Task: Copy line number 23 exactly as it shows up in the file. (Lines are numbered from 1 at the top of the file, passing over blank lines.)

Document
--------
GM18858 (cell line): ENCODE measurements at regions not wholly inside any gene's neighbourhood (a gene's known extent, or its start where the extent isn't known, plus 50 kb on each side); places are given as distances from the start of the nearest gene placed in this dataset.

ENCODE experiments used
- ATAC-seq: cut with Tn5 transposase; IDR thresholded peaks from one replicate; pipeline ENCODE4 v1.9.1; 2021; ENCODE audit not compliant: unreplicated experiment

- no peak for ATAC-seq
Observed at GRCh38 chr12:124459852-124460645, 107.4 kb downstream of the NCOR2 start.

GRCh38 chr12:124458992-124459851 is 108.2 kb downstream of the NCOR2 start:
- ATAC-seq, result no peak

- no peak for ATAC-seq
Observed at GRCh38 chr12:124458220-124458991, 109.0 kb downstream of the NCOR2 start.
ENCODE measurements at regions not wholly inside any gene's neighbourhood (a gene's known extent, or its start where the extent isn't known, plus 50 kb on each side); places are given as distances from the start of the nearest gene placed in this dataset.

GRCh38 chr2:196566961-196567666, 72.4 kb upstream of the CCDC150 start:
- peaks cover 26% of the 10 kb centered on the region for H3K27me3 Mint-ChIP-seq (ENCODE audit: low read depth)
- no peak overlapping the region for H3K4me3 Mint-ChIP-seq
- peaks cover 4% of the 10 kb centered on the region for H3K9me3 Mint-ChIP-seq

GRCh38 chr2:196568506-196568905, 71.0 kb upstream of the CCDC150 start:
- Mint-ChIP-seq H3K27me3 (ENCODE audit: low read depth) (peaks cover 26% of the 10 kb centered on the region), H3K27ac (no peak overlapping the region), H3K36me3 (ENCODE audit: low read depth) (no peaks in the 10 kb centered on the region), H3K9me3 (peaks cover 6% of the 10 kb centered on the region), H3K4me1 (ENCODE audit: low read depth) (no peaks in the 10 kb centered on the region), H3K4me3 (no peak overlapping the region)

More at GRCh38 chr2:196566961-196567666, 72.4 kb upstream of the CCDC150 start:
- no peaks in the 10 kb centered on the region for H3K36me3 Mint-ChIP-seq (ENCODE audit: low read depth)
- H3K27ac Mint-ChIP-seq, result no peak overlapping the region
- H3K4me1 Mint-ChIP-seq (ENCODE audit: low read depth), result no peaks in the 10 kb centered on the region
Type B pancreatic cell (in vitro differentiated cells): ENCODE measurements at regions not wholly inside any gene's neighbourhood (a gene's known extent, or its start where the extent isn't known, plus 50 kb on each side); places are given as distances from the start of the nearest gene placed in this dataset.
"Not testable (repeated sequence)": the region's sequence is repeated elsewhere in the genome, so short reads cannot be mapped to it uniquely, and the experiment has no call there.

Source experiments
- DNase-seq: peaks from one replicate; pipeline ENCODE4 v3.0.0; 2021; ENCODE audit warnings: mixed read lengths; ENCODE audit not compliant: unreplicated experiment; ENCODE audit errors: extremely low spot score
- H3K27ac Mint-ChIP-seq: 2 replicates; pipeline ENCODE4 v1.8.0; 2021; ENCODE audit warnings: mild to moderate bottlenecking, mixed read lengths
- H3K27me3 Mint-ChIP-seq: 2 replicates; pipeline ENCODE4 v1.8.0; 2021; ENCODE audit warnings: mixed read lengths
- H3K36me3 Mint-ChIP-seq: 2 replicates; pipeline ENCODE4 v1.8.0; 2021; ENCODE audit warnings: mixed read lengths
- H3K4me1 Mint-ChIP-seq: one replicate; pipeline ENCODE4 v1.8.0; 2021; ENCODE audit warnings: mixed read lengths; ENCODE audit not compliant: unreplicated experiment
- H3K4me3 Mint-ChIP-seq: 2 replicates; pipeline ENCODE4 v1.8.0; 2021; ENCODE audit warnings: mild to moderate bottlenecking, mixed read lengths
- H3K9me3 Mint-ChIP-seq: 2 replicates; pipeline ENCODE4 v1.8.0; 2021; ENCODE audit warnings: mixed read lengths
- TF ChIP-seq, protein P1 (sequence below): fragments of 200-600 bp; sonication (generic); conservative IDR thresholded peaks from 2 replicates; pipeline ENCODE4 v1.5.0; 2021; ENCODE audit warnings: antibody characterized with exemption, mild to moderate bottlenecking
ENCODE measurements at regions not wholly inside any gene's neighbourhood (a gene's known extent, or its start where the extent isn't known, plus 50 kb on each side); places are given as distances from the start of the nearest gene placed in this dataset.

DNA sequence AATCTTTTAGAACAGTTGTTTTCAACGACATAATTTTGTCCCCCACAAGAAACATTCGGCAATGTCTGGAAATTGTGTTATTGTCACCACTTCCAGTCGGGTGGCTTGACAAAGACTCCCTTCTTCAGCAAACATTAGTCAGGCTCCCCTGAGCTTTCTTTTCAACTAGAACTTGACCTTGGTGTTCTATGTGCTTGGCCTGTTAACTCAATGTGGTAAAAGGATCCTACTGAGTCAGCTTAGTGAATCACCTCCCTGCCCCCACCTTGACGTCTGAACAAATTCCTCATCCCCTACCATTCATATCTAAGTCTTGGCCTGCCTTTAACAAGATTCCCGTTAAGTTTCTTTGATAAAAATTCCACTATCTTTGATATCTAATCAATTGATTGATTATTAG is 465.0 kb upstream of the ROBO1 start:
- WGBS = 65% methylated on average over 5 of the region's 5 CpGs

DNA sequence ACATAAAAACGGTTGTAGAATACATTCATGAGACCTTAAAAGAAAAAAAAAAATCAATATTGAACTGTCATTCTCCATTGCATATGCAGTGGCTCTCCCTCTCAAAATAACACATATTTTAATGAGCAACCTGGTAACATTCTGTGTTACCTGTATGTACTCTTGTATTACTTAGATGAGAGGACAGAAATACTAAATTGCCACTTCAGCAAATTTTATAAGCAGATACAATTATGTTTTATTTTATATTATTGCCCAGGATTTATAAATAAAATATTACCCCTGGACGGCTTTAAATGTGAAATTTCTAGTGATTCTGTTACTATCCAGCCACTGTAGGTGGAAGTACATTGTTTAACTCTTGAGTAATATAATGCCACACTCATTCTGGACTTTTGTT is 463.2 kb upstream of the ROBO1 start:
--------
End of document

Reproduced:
Source experiments